Review: Der Himmel Über Berlin (Wings Of Desire, 1987)

Any movie with Nick Cave & the Bad Seeds is okay by me!

Screenplay By: Richard Reitinger
Directed By: Wim Wenders

Wim Wenders has made a most interesting motion picture in Der Himmel Über Berlin. If I had not been paying attention to the film I could easily see most of the ideas and proposals contained within flying right over my head. Der Himmel Über Berlin is a film for the astute viewer, made for those who are willing to look for allegories and intertextual connections. Of course that could just be my take and my take alone, and it wouldn’t surprise me if lots of other people left Der Himmel Über Berlin feeling that it laid itself bare for everyone to see on a surface level.

After this, my initial viewing of Der Himmel Über Berlin I came to the conclusion that the film is a tome on the human existence. The angels we see in Der Himmel Über Berlin are allegorical representations of the path Herr Wenders sees humanity on. They are aloof, detached from those that they observe. They are, in every sense of the word, watchers. When they report to one another of what they have seen or heard in their observations they do so from a cold and mechanical perspective. Color flashes into Der Himmel Über Berlin at various intervals, but it only maintains a firm grip on the film once Bruno Ganz’s angel has become human. Once he is able to feel and once he is able to realize the pleasures that his detachment was keeping him from Damiel’s world is filled with color.

There are snippets of Europe’s past tossed into the allegorical mix of Der Himmel Über Berlin. I found the flashbacks of war to represent the best and the worst of humanity. Herr Wenders posits that emotion is humanities greatest strength and its greatest weakness. Emotion allows us to feel, to connect with one another and to live the great lives that we do. At the same time emotion has led us close to ruin and it may lead us to ruin in the future. Our emotional desire has had dire consequences in the past and it will again in the future.

The allegorical content of Der Himmel Über Berlin is helped out by the wonderfully sweeping direction of Herr Wenders. He begins the film up close with a shot of a man’s hand writing, but he quickly expands to a scrolling helicopter shot that conveys the immensity of Berlin. Der Himmel Über Berlin has a large scope to it, and that’s not just because of the presence of angels and the reflections on humanity. The breadth of the films scope is maintained because of the intimate yet larger than life movements of Herr Wenders’ camera.

In addition to the camera work I was enraptured y the gorgeous black and white cinematography. Der Himmel Über Berlin isn’t simply a film in black and white, it is a black and white film where all the color has been drained out. In most black and white films the color doesn’t show up on screen but it is still an element of the film in that one is able to imagine where there should be color. That’s not so in Der Himmel Über Berlin, when the film is in black and white it’s because there is no color to be found, literally the emotion of humanity and all its color has been drained off of the screen.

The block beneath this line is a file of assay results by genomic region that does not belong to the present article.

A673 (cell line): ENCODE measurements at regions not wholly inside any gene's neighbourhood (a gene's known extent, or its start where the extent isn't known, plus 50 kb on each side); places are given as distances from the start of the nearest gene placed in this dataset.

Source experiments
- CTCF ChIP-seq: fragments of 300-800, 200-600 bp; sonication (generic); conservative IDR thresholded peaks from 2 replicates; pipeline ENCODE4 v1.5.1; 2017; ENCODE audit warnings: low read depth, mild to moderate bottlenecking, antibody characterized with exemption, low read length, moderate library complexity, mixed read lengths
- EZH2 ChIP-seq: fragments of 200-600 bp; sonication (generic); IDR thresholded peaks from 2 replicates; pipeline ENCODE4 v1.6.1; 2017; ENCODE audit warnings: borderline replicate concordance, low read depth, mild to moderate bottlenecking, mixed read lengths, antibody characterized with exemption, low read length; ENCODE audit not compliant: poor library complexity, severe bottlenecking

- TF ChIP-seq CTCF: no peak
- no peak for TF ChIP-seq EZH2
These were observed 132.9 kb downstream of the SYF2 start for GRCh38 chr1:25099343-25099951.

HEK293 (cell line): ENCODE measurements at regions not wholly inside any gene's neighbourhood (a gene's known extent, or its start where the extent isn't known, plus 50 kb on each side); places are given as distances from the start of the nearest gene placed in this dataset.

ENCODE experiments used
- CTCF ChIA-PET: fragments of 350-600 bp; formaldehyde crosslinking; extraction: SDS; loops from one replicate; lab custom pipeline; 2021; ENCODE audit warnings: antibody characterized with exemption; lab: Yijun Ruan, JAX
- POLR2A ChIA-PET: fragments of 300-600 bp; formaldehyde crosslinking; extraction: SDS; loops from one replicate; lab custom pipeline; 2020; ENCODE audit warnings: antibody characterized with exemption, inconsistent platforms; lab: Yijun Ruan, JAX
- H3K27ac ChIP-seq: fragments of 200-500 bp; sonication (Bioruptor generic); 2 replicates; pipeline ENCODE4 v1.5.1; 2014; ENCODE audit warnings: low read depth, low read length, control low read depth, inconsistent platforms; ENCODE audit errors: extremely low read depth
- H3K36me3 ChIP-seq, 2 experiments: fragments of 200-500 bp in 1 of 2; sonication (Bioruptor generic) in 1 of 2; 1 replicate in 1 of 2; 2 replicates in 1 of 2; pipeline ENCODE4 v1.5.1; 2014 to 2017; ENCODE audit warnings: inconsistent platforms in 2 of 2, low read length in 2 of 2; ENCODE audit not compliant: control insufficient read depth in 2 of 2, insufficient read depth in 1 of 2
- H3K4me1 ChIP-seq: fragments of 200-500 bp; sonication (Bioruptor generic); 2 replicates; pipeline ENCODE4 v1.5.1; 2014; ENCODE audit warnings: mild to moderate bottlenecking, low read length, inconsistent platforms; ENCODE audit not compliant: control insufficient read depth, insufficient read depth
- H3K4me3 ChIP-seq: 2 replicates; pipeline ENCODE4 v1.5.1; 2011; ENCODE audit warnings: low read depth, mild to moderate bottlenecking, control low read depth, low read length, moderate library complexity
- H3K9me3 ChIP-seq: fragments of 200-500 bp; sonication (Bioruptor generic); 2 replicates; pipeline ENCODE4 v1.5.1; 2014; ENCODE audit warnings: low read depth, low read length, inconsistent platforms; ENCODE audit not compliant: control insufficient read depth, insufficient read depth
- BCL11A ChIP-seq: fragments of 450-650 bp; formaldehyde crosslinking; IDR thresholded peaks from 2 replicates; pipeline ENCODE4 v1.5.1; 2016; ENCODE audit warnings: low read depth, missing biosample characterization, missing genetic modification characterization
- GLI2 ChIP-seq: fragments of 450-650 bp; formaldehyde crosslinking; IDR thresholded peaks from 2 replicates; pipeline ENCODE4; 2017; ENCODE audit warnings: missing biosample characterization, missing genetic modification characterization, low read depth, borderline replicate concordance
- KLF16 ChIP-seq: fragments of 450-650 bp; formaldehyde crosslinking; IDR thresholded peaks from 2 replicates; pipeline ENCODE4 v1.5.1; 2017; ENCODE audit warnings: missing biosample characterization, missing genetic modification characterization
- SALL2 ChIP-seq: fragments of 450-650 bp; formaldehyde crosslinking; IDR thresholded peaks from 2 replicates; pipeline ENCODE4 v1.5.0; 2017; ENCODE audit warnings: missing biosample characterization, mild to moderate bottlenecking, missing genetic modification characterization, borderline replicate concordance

Der Himmel Über Berlin is only my second Wim Wenders film, but it’s my second great Wim Wenders film. Like a great work of poetry, or a wonderfully written sonnet, Der Himmel Über Berlin plays out mesmerizingly. As Marion moved and contorted her body my eyes were glued to the screen. Such humanity, such emotion, and just a taste of that humanity was enough to cause Damiel’s life to completely change. I was moved by Der Himmel Über Berlin, and I was left with a deeper appreciation for the uniqueness of humanity.

Rating:

***1/2

Cheers,
Bill

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6 responses to “Review: Der Himmel Über Berlin (Wings Of Desire, 1987)

  1. Lovely write-up for a beautiful film.

  2. Thank you kindly :)

  3. It is one of those films that requires paying attention and thinking a lot about after the fact. It took me five viewings before I felt I had a decent grip on the film and actually admired it enough to say I loved it.

  4. There’s definitely a lot to take in, and of course there are a lot of different ways to interpret what one is taking in during this film.

  5. As more years go by one of the things this film may lose is audiences that understand just how important the wall between East and West Berlin was at the time. When he “falls to Earth” on the wrong side of the wall, it must have been incredibly tense for the audiences at the time.

  6. Indeed, it’s very similar to Cold War films in that regard. There are just certain facets of history that future audiences may know about, but not really know the tone of, if that makes sense.

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